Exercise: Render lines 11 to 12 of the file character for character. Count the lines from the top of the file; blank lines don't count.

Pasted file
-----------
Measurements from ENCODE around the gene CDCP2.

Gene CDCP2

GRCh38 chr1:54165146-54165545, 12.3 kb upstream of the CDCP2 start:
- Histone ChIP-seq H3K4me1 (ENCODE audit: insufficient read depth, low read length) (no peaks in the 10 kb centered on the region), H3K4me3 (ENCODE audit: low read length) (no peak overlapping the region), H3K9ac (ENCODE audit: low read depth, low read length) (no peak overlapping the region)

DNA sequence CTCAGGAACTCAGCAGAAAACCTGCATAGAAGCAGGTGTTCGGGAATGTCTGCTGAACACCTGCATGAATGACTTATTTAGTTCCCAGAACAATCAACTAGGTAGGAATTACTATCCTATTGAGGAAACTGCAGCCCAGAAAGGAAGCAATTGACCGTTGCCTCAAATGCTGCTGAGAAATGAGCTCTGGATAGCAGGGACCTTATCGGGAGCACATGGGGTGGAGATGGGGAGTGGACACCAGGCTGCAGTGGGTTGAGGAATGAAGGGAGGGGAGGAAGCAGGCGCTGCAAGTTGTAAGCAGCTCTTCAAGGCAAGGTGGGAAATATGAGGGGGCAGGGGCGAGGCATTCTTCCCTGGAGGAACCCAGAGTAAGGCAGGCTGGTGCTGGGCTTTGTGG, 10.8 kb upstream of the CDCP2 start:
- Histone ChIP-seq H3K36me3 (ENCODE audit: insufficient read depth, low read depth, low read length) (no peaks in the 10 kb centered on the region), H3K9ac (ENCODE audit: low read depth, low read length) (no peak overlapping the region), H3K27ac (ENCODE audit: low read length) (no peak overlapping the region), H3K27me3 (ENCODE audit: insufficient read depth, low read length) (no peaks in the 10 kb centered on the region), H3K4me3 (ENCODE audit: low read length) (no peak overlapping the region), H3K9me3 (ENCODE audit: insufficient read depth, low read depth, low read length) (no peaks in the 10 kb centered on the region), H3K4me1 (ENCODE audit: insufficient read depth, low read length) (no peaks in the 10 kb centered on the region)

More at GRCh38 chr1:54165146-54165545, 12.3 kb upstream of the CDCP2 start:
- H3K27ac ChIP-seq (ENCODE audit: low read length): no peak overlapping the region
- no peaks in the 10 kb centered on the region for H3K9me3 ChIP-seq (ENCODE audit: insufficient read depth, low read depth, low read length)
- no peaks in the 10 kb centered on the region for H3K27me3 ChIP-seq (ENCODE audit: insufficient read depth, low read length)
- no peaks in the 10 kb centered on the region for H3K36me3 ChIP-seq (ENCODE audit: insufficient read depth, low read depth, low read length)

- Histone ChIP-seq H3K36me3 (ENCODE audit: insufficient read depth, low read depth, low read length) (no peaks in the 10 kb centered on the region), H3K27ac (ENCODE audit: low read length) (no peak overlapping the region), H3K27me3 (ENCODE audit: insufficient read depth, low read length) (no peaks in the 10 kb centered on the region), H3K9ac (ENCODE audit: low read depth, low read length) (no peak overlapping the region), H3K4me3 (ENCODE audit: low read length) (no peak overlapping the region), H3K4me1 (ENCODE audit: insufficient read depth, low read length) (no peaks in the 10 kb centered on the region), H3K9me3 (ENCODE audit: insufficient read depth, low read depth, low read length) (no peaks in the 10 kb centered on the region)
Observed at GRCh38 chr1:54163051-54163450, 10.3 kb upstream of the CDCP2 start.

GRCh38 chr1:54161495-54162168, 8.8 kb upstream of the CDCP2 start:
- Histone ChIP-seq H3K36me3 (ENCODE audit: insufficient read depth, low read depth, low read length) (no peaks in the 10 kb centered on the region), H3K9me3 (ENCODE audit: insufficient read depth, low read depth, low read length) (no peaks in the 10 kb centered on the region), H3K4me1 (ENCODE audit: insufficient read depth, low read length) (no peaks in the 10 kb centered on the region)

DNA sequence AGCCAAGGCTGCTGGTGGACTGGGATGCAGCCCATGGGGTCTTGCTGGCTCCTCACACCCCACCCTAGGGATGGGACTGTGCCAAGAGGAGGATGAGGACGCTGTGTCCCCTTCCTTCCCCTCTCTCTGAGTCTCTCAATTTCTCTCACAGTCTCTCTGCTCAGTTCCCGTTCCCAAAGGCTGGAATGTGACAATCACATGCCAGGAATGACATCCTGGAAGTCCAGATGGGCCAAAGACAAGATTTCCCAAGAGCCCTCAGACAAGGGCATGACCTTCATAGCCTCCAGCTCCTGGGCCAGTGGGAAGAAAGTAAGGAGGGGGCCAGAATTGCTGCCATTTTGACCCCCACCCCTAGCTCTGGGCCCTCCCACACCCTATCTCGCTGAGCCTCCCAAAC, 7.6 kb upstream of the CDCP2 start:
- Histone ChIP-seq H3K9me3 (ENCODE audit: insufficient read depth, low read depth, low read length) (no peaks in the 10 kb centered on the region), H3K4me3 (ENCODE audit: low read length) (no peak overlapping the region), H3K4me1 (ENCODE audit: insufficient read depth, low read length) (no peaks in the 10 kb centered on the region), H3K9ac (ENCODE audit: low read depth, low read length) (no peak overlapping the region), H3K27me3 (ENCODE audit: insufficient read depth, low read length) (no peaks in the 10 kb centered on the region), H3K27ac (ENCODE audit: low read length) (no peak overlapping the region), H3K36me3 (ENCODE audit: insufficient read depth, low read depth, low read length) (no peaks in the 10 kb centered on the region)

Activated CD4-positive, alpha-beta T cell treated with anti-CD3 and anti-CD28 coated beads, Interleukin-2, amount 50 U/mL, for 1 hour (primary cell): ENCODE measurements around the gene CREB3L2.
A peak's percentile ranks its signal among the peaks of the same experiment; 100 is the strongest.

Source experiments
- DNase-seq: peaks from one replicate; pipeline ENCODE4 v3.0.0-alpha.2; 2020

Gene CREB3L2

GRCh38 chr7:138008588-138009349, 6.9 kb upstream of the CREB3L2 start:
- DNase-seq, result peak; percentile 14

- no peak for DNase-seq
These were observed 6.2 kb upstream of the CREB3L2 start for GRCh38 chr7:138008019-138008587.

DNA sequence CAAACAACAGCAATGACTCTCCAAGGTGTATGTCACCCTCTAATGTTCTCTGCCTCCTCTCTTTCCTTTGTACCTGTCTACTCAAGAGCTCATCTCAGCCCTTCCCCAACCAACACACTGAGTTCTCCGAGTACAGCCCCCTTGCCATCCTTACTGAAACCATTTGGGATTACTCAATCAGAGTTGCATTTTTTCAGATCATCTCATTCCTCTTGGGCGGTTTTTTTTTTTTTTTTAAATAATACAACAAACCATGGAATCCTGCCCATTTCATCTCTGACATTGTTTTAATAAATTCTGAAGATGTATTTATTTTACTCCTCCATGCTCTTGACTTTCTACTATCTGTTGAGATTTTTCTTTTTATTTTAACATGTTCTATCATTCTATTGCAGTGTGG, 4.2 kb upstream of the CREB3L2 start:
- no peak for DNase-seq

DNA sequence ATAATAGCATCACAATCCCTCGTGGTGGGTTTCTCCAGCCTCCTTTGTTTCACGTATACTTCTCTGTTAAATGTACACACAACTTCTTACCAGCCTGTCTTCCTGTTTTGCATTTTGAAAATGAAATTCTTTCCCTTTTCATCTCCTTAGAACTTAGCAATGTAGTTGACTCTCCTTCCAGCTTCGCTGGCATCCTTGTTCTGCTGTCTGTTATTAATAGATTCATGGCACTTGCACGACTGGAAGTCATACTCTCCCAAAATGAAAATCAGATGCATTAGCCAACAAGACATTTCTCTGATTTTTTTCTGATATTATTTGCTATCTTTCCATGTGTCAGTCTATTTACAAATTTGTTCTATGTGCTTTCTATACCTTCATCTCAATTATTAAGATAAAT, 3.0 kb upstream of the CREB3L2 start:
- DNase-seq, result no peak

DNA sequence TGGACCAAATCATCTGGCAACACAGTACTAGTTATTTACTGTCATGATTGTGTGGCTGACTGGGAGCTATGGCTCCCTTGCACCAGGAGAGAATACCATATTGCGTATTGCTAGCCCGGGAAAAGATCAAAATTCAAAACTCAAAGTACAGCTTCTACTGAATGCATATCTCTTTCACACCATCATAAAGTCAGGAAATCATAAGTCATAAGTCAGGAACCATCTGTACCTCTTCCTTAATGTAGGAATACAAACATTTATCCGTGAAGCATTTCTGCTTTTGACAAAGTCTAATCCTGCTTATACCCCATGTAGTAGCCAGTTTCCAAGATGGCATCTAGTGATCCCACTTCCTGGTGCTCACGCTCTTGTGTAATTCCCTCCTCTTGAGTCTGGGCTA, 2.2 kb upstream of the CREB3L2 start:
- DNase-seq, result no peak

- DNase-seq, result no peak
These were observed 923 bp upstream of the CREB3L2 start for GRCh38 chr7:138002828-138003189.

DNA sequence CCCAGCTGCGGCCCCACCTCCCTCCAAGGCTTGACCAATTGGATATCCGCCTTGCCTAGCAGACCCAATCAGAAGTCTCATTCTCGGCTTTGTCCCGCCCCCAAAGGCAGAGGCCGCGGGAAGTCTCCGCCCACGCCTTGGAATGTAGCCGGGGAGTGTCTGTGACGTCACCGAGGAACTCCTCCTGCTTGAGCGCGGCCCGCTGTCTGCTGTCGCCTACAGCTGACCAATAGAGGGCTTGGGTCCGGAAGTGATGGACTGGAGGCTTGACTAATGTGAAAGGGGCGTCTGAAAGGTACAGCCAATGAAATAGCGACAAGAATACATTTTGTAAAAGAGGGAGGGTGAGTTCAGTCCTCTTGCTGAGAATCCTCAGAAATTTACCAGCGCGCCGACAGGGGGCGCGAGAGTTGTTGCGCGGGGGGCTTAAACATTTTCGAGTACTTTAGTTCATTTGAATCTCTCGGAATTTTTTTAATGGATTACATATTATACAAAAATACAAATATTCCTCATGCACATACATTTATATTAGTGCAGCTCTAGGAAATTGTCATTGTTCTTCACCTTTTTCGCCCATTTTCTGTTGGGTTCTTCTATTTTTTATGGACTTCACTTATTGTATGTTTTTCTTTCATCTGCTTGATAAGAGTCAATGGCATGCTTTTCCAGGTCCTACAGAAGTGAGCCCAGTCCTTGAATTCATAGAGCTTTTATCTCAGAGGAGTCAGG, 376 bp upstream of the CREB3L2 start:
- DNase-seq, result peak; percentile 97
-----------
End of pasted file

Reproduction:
- no peaks in the 10 kb centered on the region for H3K36me3 ChIP-seq (ENCODE audit: insufficient read depth, low read depth, low read length)

- Histone ChIP-seq H3K36me3 (ENCODE audit: insufficient read depth, low read depth, low read length) (no peaks in the 10 kb centered on the region), H3K27ac (ENCODE audit: low read length) (no peak overlapping the region), H3K27me3 (ENCODE audit: insufficient read depth, low read length) (no peaks in the 10 kb centered on the region), H3K9ac (ENCODE audit: low read depth, low read length) (no peak overlapping the region), H3K4me3 (ENCODE audit: low read length) (no peak overlapping the region), H3K4me1 (ENCODE audit: insufficient read depth, low read length) (no peaks in the 10 kb centered on the region), H3K9me3 (ENCODE audit: insufficient read depth, low read depth, low read length) (no peaks in the 10 kb centered on the region)